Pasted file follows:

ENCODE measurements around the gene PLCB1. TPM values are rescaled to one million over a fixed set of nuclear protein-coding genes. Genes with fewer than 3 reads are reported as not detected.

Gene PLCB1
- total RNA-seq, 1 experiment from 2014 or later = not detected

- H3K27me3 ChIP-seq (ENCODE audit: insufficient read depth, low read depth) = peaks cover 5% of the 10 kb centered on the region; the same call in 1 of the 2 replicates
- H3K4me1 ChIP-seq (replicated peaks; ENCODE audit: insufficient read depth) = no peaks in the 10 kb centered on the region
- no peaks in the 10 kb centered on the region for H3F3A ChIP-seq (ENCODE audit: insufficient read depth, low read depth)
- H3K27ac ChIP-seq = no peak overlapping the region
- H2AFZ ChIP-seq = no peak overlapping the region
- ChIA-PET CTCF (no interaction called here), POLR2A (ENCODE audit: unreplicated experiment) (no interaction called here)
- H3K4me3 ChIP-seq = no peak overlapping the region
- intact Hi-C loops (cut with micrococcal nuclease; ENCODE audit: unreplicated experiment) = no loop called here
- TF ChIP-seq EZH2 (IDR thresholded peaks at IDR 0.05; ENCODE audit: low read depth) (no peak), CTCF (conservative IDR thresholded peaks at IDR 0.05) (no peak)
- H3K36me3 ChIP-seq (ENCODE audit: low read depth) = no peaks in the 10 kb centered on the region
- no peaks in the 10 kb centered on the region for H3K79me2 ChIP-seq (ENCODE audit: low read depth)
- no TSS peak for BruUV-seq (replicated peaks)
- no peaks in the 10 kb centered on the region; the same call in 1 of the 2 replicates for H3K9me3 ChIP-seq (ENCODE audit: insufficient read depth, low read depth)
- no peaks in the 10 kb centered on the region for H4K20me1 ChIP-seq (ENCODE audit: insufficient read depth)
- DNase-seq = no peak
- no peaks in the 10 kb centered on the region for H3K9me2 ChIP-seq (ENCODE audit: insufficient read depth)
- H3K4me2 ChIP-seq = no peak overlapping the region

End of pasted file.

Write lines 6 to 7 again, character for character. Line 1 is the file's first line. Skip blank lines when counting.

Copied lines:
- no peaks in the 10 kb centered on the region for H3F3A ChIP-seq (ENCODE audit: insufficient read depth, low read depth)
- H3K27ac ChIP-seq = no peak overlapping the region